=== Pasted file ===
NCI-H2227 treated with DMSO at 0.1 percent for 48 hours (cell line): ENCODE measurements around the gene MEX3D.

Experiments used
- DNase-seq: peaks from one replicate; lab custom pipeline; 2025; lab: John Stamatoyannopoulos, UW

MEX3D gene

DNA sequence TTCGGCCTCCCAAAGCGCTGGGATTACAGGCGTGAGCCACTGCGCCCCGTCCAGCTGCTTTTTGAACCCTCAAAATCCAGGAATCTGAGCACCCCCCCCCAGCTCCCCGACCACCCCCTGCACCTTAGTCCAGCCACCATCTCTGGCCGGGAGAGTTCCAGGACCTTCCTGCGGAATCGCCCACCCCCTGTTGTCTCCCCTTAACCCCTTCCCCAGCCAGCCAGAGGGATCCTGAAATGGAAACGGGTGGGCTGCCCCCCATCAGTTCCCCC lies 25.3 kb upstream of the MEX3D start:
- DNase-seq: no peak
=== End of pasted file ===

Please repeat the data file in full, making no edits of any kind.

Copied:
NCI-H2227 treated with DMSO at 0.1 percent for 48 hours (cell line): ENCODE measurements around the gene MEX3D.

Experiments used
- DNase-seq: peaks from one replicate; lab custom pipeline; 2025; lab: John Stamatoyannopoulos, UW

MEX3D gene

DNA sequence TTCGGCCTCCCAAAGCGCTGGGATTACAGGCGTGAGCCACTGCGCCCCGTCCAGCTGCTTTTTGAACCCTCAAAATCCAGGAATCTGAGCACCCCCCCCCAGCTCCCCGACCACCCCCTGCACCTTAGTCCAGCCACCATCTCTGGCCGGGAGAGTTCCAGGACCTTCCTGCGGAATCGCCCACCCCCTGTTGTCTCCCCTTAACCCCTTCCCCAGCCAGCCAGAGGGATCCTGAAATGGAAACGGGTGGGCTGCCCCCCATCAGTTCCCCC lies 25.3 kb upstream of the MEX3D start:
- DNase-seq: no peak